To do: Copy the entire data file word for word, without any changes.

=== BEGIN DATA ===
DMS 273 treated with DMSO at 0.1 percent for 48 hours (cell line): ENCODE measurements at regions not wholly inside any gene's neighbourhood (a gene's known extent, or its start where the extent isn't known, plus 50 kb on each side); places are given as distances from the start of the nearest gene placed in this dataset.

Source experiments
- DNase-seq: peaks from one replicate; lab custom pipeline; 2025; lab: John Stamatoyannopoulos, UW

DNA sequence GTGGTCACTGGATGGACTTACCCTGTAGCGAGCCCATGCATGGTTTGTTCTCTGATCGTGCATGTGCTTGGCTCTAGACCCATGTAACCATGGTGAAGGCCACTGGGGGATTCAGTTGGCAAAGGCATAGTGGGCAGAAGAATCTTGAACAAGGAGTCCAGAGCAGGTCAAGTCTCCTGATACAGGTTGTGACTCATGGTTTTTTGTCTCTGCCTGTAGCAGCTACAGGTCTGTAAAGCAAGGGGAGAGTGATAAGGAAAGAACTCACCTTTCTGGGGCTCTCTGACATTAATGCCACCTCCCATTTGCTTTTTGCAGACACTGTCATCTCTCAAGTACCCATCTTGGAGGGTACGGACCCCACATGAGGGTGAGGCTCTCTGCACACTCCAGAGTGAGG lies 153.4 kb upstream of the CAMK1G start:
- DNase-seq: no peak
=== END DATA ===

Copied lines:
DMS 273 treated with DMSO at 0.1 percent for 48 hours (cell line): ENCODE measurements at regions not wholly inside any gene's neighbourhood (a gene's known extent, or its start where the extent isn't known, plus 50 kb on each side); places are given as distances from the start of the nearest gene placed in this dataset.

Source experiments
- DNase-seq: peaks from one replicate; lab custom pipeline; 2025; lab: John Stamatoyannopoulos, UW

DNA sequence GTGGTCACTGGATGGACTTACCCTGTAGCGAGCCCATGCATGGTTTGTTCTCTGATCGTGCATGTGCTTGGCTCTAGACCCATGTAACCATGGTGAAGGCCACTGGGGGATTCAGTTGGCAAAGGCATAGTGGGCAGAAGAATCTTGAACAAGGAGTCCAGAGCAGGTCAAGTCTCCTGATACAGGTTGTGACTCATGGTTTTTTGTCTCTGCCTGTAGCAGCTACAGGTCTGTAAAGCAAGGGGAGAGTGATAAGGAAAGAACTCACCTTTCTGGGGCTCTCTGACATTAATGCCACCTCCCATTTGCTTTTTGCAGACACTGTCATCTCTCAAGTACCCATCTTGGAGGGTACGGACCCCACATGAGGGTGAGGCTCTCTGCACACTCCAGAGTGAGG lies 153.4 kb upstream of the CAMK1G start:
- DNase-seq: no peak